EACH OCT. 31, families in the U.S. are immersed in a culture of carved pumpkins, sugary sweets, and strange costumes. While many Jewish families partake in Halloween festivities, many others do not.
On the one hand, many Jewish parents take issue with Halloween due to its pagan and Christian roots. On the other hand, many Jewish parents agree with JBooks contributing editor Rebecca E. Kotkin, who writes, “Halloween has taken on a sense of secularism that the ‘national holidays’ of Christmas and Easter never could.”
If your family is one that likes to celebrate Halloween in its own way, you may find some of the ideas below useful. Listed here are ways of incorporating a little Judaism into your Halloween celebrations.
READ ‘THE RABBI AND THE 29 WITCHES’
We at the PJ Library would be remiss if we didn’t recommend a suitable Jewish children’s book for the occasion of Halloween. The Rabbi and the 29 Witches, written and illustrated by Marilyn Hirsch, is a good choice.
Hirsch’s classic The Rabbi and the 29 Witches is a selection in our Falafel (6 to 7 Years) Age Group. It tells the funny story of clever rabbi who is finally able to overcome the witches that frighten the villagers once each month, when the moon is full.
Want to learn more about witches and Judaism? MyJewishLearning.com writer Rabbi Geoffrey Dennis offers an enlightening historical perspective.
WEAR A JEWISH COSTUME
Some Jewish families prefer to see Halloween as being “just like Purim.” As Rabbi Phyllis Sommer points out in her blog, Thoughts from Rabbi Phyllis, however, the holidays couldn’t be more different. She writes:
On Halloween, we send our children out to beg for candy; on Purim, we send our children out with gifts of candy and other food. On Halloween, our costumes glorify death and evil; on Purim, our costumes glorify the struggles and triumphs of our people.Nevertheless, she and other Jewish parents see a benefit in permitting children to “recycle” their Purim costumes for Halloween use.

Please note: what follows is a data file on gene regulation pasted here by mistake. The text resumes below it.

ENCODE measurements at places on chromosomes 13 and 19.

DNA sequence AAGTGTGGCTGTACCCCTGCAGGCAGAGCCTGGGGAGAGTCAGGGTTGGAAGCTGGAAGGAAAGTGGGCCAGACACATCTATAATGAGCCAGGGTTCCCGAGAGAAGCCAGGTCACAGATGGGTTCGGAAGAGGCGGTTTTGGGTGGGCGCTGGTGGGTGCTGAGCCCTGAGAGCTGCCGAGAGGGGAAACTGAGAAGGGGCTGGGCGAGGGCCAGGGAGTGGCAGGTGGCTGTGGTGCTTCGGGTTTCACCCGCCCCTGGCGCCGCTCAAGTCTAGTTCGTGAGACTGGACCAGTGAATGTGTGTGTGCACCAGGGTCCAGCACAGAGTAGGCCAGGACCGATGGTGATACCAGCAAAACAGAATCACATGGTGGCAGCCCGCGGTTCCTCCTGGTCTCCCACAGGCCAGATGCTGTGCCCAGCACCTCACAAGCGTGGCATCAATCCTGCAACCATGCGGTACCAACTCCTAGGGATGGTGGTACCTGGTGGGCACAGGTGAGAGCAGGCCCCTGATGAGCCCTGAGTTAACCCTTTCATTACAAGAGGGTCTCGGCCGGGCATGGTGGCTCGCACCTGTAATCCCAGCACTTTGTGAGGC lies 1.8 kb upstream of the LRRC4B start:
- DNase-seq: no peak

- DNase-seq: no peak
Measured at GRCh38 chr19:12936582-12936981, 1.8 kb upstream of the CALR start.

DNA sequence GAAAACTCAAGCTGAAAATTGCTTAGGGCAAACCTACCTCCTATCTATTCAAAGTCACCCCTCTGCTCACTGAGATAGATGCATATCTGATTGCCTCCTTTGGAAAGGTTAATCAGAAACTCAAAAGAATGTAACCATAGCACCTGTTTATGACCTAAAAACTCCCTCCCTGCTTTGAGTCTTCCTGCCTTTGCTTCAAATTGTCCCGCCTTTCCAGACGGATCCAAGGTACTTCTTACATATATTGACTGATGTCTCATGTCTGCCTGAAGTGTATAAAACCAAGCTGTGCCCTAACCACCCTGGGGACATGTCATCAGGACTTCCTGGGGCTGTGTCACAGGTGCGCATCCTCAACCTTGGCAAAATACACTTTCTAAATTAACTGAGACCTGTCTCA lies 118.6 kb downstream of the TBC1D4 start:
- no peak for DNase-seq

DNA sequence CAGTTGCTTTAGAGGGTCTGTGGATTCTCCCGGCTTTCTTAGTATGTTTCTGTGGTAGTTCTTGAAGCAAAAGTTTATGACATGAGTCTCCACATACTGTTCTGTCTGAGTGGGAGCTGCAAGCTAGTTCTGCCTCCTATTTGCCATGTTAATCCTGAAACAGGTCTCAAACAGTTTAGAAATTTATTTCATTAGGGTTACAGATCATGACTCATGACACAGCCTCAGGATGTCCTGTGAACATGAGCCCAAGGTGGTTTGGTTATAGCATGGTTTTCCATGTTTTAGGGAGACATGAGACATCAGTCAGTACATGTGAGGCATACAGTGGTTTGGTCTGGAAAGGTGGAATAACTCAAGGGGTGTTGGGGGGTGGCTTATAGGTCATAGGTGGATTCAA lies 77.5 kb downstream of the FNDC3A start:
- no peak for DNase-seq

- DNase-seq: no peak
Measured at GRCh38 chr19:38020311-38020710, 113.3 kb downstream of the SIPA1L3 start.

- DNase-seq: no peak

Rabbi Yoel Oz told MyJewishLearning writer Meredith Kesner Lewis that emphasizing alternative Jewish approaches to holidays may be the way to go. He likens the experience to Purim in Israel, saying “In the modern State of Israel, Purim is widely celebrated by even the non-religious public, simply because it is something which they experience positively and as fun.
TRICK, TREAT, OR TZEDAKAH
From a child’s perspective, “The appeal of dressing in costume and collecting lots of candy cannot be overstated,” as Kotkin says. For parents, though, ‘Trick or Treating’ presents an opportunity to reaffirm the Jewish value, Tzedakah.
As your child goes from door to door collecting candy, consider engaging in a project that collects for those in need. You might have your child carry a UNICEF box along with his or her candy bag. Or, perhaps, follow behind with the box yourself.
Another idea, as Brad Hirschfield points out, might be give out coins along with candy, inviting children to pass the money along to someone in need.
Before your family decides just how (if at all) it will celebrate Halloween, Hirschfield offers this advice: “Start by asking how you might allow your kids to participate in ways that respect your concerns about certain aspects of the holiday.”
Serving up Halloween with squeeze of Judaism may be just the thing to do.